Senate Republicans planned a second day of boycotts Wednesday morning as their leadership continues to spar with Democrats over a $2 billion business tax.
Senate Minority Leader Herman Baertschiger, Jr., R-Grants Pass, told OPB shortly after 10 a.m. that he was still waiting to hear from Senate President Peter Courtney, D-Salem, over Baerschiger’s demands that the tax package, House Bill 3427, be pulled back to committee.
The two men have been in regular contact on the matter since Monday, when Republicans first indicated they were willing to stage a walkout to deny Democrats the quorum required to conduct business.
No Republicans showed up to a scheduled floor vote on the tax package Tuesday.
“The founders of our constitution anticipated this,” Baertschiger said of the boycott. “That’s why they put in the quorum requirement.”
Pulling back the tax bill — the passage of which stands as a central goal of Democrats this session — appears unlikely, but talk in the Capitol has begun around what it might take to bring Republicans back to the building. There’s a suggestion that Democrats could opt to kill a bill the opposing party dislikes in order to secure a commitment that Republicans return, agree not to stage further boycotts, and not force Democrats to read bills in their entirety before a vote. Courtney’s office said Wednesday morning it could not provide updates on the state of negotiations.
Among the bills said to be in Republicans’ sights: A wide-ranging bill that would institute a variety of new gun controls in Oregon.
That bill, Senate Bill 978, is a chief priority for the Democratic majority leaders in both chambers: Sen. Ginny Burdick and Rep. Jennifer Williamson, both of Portland.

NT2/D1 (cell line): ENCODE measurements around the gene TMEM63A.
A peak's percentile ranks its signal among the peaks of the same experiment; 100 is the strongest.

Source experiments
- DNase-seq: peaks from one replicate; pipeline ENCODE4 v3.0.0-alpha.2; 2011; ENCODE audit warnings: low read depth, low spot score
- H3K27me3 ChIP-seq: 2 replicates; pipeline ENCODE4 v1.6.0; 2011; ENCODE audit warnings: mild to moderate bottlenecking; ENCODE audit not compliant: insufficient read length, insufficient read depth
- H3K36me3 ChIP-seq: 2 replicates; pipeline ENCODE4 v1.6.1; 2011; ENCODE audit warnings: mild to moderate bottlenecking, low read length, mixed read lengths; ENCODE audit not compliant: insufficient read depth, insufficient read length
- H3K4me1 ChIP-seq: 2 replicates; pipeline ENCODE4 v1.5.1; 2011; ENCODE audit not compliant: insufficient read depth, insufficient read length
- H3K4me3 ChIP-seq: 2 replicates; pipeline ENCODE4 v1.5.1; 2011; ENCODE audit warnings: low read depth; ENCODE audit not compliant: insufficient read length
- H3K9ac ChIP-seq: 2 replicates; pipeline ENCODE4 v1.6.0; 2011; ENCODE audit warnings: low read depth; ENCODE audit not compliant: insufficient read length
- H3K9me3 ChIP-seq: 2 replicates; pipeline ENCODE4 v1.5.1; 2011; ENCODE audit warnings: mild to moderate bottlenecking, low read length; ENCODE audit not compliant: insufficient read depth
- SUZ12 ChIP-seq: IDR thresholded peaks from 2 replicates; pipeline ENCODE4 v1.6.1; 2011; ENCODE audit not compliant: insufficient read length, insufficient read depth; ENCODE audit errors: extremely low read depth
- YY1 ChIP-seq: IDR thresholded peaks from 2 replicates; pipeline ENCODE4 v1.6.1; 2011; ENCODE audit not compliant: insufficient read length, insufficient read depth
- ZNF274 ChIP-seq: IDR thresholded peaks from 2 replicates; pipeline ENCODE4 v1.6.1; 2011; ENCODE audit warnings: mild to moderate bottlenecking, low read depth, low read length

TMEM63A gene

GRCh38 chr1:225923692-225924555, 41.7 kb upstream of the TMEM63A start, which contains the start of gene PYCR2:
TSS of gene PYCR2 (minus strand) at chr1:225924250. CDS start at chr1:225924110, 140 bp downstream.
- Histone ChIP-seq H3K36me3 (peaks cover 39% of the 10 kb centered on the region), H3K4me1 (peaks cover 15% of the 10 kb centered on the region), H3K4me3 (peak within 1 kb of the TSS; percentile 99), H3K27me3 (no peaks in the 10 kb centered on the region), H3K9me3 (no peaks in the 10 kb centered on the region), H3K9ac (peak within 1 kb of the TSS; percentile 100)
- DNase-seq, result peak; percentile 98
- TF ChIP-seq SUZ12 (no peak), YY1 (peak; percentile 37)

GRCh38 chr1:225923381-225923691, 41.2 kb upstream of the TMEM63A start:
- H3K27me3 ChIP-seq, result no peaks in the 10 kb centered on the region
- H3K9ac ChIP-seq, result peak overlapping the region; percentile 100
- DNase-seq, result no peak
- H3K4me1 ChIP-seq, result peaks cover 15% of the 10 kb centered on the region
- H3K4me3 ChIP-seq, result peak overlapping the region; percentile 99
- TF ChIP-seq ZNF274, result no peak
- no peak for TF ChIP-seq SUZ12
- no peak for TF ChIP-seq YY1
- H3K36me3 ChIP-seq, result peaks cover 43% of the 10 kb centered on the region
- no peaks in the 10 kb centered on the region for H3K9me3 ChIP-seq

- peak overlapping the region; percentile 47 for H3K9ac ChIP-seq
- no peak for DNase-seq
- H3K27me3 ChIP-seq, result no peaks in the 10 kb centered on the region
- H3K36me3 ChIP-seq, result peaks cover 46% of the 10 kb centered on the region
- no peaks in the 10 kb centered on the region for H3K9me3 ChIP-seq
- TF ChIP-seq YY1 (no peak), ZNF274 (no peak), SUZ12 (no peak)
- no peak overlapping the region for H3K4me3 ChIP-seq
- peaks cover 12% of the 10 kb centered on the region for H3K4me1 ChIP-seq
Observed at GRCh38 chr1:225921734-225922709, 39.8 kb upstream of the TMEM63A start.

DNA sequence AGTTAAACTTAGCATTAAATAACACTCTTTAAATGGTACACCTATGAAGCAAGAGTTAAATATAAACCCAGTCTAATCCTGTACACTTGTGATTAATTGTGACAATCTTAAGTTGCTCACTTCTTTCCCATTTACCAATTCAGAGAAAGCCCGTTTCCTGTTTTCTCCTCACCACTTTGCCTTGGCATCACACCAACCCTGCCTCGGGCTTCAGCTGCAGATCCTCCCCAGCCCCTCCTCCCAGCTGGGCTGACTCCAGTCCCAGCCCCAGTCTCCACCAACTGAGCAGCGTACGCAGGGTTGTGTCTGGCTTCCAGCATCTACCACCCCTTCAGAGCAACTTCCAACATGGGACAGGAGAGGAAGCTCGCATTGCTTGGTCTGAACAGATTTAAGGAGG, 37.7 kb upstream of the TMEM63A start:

Burdick told OPB Wednesday morning she would fight to keep the bill alive. Williamson said she hadn’t been approached about a possible deal.
“I haven’t heard anything,” she said. “It doesn’t surprise me it’s on that list.”
If all 18 Senate Democrats are present, just two Republicans are required to attend floor sessions to secure the 20-member quorum. Baertschiger said Wednesday he’d grant a quorum so the Senate could conduct “mundane” business, but that he would not allow a vote on the tax measure. It would take 24 hours or more to get all Republicans back to the statehouse, he said.
As Republicans sit out, they’re still being paid a $149 daily per diem, along with their Legislative salaries of $2,600 a month. In past walkouts, absent lawmakers have given up that money. During a five-day boycott staged by House Democrats in 2001, for example, some legislators didn’t take their per diems and they gave their daily salaries to the state’s school fund.
“I did it,” said state Sen. Mark Hass, D-Beaverton, who was a representative at the time. “A number of us did.”
It’s unclear how many Republicans plan to follow suit during the current boycott. Baertschiger said he planned to give his per diem to a local charity or charities for any day he wasn’t on the Senate floor. He had not decided which ones.
Senate Republicans spokeswoman Kate Gillem said Wednesday that “some” lawmakers plan to donate per diems, but that she had not heard back from all of them.